How can we benefit from manned space travel?
It is a common fact that the Human population is increasing at an alarming rate. What will we do when even intensive farming cannot cater our needs and there are simply too many people on the planet. Or what if tomorrow we detect a comet heading for a head on collision with us in less than five years. Manned space travel can help us discover other planet’s which could support human life in the event that we need to find it elsewhere than on Earth. Space travel can tech us new things that are discovered during space production or actually in space. A team of doctors have carried out the world's first "weightless" surgical operation in an aircraft diving steeply thousands of feet above France. The simple operation - the removal of a small tumour from the arm of a volunteer - was intended to prove that surgery could be used in space stations or long-distance space flights. If nothing else manned space travel could be the key to securing future human generation from many threats on Earth including Global warming. It is also possible that if suitable vehicles are made we would not have to arrive in Sydney after an uncomfortable 21 hour flight. With the right machine we could just jet out into sub-orbital space where atmospheric drag is much less and arrive in Australia just a few hours after we set off.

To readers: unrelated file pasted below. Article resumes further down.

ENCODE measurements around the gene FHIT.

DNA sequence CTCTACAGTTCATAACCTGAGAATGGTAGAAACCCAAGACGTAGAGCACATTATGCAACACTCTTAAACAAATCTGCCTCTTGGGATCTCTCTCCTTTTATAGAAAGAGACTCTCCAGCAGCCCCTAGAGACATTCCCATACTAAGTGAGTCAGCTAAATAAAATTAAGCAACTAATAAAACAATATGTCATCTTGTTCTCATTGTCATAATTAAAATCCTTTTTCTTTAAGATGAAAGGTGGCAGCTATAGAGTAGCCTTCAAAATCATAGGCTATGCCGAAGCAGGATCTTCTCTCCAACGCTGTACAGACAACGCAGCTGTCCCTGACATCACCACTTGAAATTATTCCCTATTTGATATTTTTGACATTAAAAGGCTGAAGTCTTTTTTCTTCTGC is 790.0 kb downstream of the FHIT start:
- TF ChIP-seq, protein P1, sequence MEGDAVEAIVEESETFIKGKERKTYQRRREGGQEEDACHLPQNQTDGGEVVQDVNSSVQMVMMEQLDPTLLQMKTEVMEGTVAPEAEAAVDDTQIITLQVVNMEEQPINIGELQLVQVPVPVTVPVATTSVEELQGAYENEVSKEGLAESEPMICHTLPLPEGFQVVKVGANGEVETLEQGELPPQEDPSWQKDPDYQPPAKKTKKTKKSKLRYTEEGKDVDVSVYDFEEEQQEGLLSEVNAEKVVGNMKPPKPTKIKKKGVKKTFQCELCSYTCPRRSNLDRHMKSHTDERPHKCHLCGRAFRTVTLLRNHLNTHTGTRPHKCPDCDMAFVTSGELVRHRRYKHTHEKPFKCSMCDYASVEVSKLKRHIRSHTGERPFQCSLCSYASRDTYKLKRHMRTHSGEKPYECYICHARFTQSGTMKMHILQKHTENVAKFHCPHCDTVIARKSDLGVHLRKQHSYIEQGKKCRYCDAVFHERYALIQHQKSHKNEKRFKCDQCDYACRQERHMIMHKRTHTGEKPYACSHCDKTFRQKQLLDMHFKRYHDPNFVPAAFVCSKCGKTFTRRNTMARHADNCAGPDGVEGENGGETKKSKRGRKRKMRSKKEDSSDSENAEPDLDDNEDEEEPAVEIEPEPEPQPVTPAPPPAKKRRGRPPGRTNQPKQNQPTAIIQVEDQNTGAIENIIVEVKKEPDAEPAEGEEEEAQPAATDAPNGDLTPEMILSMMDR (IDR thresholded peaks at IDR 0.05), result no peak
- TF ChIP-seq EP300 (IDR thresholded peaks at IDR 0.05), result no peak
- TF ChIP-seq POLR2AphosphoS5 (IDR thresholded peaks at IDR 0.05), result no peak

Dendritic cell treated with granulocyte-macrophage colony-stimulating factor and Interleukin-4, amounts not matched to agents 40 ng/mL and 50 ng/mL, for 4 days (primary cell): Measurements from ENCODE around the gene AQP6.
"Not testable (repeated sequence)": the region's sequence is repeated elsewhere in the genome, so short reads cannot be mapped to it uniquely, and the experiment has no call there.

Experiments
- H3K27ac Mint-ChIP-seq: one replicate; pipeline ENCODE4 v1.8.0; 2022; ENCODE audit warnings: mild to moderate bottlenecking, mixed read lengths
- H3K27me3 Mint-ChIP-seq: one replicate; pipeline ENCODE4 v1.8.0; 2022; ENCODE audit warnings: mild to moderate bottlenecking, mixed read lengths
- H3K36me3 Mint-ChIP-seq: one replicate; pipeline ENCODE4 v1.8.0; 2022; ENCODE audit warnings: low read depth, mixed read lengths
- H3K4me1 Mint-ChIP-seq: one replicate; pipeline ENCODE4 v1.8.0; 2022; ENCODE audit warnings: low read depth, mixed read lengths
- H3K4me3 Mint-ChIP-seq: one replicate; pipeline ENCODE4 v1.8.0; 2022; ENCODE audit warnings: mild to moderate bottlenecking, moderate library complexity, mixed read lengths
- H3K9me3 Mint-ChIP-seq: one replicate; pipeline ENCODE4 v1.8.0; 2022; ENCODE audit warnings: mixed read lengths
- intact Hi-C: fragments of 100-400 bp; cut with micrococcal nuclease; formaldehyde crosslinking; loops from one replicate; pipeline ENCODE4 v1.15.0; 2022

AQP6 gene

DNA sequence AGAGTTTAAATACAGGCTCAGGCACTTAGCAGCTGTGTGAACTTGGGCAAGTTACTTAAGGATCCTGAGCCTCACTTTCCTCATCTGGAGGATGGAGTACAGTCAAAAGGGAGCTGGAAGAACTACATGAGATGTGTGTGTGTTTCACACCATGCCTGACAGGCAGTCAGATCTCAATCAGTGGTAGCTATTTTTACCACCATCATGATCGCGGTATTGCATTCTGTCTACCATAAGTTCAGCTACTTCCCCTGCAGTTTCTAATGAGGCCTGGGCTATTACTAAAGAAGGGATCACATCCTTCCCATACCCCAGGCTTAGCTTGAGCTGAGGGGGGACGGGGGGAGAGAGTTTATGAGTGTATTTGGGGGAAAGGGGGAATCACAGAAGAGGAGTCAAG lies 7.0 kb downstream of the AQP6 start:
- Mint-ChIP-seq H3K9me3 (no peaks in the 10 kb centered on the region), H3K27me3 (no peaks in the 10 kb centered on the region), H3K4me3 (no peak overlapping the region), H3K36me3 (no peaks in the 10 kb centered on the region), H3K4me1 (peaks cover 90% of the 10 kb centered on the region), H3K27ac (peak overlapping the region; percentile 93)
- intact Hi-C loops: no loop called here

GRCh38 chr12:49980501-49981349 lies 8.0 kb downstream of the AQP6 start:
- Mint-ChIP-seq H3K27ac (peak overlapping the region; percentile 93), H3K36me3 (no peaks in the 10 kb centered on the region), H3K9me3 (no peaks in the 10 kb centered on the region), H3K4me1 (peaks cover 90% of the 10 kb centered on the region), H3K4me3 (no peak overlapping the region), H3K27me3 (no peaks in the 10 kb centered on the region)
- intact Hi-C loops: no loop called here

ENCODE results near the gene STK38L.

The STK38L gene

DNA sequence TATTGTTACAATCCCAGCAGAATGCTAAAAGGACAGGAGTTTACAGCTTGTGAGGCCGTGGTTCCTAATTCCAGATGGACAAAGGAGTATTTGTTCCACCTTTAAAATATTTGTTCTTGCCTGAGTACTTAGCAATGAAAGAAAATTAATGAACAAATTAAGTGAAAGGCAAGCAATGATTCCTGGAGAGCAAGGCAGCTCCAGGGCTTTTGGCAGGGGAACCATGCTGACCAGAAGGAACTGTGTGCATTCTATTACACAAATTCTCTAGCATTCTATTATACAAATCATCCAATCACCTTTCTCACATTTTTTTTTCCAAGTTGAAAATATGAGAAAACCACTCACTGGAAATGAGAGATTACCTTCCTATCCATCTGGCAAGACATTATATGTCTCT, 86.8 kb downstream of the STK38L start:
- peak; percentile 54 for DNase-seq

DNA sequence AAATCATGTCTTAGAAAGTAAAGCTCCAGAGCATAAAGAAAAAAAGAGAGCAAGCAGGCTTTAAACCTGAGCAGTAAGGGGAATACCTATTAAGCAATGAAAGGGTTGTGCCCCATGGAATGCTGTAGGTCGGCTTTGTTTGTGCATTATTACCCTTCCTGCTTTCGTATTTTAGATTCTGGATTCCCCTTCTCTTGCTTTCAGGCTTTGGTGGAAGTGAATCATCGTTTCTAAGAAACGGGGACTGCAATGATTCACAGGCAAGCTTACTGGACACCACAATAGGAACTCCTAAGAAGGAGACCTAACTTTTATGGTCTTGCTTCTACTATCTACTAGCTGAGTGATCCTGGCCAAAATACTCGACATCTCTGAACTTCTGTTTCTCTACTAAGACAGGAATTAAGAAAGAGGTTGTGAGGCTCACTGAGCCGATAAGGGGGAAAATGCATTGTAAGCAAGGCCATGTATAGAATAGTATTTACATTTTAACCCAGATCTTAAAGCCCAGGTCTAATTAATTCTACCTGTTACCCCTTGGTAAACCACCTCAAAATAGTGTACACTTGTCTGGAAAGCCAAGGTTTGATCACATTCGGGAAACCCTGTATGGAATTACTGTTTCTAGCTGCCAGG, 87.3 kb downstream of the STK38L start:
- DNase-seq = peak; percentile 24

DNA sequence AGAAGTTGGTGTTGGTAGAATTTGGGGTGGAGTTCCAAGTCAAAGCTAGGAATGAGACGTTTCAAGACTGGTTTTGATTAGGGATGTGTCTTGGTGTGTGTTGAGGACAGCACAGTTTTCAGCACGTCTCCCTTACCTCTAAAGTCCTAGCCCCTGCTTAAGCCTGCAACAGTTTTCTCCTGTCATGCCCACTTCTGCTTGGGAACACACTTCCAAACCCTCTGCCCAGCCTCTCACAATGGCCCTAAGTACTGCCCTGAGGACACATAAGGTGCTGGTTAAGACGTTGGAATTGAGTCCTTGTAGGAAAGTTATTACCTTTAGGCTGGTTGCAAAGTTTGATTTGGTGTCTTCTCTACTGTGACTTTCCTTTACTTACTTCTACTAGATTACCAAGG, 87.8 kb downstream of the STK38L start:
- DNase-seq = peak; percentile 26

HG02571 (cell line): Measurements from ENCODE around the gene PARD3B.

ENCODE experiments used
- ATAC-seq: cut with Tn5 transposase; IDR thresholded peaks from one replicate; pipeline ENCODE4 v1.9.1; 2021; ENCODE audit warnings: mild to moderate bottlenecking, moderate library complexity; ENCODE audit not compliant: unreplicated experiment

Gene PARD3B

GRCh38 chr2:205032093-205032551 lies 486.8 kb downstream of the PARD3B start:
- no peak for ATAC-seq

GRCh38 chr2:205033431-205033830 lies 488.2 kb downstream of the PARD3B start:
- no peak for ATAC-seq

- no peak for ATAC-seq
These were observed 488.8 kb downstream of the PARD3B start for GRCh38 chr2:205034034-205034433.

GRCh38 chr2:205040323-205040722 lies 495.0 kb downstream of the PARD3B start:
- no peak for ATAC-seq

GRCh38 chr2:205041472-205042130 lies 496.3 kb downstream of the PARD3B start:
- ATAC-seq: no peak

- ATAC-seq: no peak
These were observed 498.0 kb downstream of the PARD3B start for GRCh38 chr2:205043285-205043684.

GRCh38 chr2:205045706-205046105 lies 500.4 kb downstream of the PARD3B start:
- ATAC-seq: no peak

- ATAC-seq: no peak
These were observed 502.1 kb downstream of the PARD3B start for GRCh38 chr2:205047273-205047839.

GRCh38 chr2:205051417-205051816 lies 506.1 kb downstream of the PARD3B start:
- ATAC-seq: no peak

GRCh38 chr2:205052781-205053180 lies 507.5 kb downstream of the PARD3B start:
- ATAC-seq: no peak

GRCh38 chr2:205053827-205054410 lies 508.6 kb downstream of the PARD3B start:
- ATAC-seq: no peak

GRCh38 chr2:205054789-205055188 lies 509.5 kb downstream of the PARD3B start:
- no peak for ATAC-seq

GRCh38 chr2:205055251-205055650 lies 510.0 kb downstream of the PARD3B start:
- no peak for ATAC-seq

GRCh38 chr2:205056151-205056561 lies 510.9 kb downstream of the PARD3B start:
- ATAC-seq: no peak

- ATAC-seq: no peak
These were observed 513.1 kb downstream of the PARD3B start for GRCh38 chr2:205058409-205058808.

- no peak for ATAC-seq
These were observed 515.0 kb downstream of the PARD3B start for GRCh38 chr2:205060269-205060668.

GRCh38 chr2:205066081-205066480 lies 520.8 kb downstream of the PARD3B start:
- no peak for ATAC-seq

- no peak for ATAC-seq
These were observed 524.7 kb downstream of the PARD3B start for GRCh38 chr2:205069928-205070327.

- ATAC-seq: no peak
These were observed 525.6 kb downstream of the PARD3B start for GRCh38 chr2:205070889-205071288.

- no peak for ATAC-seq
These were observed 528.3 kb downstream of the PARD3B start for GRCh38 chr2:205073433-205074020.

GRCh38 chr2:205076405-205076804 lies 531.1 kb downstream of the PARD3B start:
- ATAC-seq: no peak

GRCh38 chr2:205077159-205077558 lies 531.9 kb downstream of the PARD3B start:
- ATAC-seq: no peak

Manned space travel here to stay?